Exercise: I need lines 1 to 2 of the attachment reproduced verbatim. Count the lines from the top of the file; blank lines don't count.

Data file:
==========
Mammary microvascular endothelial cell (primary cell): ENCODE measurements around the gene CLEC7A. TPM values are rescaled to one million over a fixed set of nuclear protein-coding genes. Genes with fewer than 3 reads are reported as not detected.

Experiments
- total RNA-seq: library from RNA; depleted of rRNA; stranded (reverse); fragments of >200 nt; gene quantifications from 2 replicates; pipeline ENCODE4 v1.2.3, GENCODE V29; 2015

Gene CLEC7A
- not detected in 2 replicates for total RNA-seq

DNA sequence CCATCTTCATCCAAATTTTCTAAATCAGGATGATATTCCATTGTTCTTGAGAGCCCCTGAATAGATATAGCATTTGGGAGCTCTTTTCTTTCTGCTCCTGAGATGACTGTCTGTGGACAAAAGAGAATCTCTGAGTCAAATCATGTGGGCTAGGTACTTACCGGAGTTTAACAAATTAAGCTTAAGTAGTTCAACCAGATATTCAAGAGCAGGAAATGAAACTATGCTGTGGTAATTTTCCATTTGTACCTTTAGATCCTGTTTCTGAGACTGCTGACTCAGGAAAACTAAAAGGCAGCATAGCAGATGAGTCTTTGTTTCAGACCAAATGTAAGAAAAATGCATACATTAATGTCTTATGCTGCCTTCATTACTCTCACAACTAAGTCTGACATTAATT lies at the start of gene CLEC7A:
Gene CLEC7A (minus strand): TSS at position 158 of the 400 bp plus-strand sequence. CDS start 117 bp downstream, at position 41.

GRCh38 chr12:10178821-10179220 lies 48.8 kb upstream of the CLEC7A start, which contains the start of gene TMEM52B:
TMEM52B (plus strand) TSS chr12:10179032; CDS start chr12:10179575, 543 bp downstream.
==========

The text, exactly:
Mammary microvascular endothelial cell (primary cell): ENCODE measurements around the gene CLEC7A. TPM values are rescaled to one million over a fixed set of nuclear protein-coding genes. Genes with fewer than 3 reads are reported as not detected.

Experiments